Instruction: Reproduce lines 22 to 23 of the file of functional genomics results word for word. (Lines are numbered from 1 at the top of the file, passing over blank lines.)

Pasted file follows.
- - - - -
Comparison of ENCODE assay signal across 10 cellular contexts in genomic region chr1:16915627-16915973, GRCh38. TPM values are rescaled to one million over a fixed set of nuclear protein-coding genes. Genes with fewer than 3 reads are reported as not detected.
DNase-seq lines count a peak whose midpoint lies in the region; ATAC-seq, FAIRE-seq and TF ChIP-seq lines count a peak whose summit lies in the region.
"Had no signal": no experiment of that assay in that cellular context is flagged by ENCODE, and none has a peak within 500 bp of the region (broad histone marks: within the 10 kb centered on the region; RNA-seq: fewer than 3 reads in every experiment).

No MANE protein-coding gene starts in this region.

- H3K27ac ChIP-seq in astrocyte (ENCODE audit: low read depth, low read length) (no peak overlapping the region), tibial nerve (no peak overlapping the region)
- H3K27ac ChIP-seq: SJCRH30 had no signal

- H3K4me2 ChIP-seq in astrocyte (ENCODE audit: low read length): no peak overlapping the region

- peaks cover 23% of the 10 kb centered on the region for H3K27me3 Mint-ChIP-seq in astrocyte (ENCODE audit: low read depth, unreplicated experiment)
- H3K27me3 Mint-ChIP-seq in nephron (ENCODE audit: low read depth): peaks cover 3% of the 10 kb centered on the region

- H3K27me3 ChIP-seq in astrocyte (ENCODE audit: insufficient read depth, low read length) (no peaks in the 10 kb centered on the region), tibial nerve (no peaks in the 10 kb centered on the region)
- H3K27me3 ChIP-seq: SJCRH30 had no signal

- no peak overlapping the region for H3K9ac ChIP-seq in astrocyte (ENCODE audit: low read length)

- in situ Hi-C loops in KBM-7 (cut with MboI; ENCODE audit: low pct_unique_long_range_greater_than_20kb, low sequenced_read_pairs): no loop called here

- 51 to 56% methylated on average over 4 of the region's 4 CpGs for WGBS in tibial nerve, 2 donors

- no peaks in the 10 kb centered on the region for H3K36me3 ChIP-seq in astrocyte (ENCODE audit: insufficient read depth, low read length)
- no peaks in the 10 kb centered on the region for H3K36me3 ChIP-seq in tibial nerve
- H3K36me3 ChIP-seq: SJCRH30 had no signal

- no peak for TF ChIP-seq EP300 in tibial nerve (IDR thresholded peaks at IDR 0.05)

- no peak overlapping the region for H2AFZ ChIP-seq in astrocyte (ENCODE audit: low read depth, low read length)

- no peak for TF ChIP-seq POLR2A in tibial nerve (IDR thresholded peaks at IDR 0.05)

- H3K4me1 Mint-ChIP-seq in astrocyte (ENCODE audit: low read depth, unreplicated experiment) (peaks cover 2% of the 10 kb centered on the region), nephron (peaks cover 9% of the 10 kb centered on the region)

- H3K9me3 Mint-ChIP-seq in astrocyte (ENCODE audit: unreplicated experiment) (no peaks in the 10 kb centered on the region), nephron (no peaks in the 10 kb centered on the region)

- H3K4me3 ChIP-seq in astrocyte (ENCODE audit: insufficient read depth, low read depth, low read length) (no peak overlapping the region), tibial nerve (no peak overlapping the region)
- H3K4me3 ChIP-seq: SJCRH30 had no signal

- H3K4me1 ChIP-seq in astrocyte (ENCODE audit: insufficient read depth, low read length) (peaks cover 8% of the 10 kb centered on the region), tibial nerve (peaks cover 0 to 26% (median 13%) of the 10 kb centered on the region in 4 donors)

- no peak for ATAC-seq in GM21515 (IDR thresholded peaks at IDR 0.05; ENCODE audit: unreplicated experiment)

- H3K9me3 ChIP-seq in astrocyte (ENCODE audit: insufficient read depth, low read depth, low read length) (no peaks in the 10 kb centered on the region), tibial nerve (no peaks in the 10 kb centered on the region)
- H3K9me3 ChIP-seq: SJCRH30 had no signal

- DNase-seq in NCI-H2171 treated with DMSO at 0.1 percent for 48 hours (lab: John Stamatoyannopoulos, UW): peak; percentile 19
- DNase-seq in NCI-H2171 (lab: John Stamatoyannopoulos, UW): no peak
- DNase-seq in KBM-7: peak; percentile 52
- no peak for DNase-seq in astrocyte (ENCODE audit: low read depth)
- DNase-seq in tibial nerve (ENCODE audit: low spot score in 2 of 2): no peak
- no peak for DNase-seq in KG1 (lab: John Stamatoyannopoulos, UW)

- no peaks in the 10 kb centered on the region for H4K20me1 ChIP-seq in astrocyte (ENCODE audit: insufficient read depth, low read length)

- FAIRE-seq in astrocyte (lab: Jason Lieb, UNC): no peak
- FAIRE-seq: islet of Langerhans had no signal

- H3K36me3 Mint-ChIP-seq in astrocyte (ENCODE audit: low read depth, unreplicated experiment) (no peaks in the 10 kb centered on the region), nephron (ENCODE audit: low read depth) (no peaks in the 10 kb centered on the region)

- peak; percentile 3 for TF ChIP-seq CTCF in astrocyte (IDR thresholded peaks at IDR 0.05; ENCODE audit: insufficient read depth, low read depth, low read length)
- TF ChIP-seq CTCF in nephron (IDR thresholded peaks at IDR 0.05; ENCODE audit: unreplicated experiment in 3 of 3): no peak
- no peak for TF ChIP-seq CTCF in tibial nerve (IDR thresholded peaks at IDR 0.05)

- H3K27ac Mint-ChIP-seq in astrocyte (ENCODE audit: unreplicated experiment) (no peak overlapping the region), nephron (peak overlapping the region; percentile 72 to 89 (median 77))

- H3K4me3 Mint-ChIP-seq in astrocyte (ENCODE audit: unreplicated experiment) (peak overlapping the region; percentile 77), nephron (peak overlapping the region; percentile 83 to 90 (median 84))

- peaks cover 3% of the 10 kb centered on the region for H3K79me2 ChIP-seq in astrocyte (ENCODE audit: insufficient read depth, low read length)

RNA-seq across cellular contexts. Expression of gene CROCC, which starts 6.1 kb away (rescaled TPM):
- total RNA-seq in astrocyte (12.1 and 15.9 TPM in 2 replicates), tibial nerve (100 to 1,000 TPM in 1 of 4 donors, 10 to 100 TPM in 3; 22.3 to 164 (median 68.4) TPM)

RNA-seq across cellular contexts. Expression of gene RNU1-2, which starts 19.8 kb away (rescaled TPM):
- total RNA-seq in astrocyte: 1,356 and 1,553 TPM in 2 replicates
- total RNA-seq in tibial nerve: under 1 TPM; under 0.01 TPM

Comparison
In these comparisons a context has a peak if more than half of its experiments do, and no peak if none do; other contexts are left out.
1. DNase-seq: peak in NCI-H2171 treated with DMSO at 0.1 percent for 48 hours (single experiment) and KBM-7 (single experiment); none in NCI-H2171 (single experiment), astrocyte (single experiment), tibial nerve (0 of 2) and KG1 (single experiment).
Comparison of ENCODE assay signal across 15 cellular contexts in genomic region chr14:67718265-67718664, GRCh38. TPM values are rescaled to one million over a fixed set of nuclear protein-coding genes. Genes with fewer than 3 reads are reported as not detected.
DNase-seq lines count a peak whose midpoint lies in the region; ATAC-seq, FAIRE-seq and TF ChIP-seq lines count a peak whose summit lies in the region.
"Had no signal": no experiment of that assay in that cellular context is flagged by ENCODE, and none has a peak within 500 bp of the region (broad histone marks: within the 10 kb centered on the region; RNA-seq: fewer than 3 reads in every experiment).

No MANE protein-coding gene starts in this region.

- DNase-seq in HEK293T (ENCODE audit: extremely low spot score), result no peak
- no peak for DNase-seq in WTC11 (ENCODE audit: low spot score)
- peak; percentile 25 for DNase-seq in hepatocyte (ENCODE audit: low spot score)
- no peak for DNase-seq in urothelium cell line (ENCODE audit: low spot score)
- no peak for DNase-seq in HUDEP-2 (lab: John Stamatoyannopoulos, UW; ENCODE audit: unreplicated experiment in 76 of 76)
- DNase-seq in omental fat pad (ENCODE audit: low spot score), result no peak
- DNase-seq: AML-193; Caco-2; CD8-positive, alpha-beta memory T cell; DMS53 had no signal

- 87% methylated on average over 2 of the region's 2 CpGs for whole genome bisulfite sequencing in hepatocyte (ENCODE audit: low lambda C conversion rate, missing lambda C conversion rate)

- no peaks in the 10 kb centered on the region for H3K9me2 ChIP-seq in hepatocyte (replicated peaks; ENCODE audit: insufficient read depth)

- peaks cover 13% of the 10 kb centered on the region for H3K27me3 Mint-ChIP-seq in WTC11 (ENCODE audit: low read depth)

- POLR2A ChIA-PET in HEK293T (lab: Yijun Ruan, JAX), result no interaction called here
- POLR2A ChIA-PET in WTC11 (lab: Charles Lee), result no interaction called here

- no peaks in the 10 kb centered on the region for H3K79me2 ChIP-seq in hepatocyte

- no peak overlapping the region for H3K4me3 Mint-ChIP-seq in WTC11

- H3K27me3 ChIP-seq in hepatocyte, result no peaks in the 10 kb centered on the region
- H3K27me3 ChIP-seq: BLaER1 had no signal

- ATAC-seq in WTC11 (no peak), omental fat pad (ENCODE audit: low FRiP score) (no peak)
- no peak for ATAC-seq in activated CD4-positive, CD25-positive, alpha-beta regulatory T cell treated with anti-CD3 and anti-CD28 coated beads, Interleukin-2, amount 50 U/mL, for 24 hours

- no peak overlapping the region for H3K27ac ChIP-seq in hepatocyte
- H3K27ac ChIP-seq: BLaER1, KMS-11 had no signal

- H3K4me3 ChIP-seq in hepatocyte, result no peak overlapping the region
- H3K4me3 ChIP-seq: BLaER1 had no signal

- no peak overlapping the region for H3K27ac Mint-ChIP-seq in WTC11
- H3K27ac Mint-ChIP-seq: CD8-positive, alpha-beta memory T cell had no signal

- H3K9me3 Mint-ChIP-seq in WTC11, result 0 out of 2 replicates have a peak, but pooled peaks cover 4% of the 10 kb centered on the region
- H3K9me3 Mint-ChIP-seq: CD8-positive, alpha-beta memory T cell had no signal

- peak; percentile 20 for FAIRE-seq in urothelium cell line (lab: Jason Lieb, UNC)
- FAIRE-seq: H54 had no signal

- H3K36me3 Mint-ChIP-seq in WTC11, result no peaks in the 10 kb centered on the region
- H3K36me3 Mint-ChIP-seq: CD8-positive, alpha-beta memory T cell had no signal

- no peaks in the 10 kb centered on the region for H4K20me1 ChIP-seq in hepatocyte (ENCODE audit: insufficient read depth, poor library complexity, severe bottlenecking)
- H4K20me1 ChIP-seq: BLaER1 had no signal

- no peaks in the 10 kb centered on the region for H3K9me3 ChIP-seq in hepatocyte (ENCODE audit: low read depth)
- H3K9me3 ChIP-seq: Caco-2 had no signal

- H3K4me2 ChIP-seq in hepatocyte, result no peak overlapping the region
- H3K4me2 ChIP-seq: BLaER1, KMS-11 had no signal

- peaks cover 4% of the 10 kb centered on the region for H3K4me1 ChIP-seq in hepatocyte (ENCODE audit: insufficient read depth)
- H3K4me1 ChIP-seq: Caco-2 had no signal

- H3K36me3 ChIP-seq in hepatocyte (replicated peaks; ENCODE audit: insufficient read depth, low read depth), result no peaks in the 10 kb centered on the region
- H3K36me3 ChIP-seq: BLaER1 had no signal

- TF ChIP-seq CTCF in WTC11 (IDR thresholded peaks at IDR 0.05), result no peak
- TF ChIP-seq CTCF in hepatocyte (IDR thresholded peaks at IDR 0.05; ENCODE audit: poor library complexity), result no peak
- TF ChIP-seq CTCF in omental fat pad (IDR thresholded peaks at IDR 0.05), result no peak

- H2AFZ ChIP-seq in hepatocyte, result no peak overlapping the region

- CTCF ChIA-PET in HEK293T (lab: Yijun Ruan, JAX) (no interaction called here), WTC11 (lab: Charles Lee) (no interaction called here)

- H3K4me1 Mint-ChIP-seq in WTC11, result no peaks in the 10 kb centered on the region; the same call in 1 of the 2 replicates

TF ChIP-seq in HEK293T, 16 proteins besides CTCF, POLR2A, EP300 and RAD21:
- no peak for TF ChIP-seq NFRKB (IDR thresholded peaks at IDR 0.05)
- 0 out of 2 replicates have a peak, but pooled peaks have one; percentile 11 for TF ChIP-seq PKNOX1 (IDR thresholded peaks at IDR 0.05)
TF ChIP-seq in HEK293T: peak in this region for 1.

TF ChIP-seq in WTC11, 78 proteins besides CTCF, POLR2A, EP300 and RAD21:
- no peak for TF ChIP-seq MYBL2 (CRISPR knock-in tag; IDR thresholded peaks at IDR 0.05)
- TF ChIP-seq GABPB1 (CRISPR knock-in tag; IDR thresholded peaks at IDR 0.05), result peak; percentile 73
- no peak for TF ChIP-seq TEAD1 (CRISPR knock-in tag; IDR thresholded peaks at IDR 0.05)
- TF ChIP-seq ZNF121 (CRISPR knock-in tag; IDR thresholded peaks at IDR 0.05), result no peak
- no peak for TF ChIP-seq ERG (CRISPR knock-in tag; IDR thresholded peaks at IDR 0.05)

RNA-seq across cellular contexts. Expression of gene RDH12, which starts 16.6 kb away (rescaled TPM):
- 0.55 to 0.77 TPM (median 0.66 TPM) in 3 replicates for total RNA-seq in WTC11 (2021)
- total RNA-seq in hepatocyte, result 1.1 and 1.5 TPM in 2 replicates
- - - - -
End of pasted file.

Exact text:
- H3K9me3 Mint-ChIP-seq in astrocyte (ENCODE audit: unreplicated experiment) (no peaks in the 10 kb centered on the region), nephron (no peaks in the 10 kb centered on the region)

- H3K4me3 ChIP-seq in astrocyte (ENCODE audit: insufficient read depth, low read depth, low read length) (no peak overlapping the region), tibial nerve (no peak overlapping the region)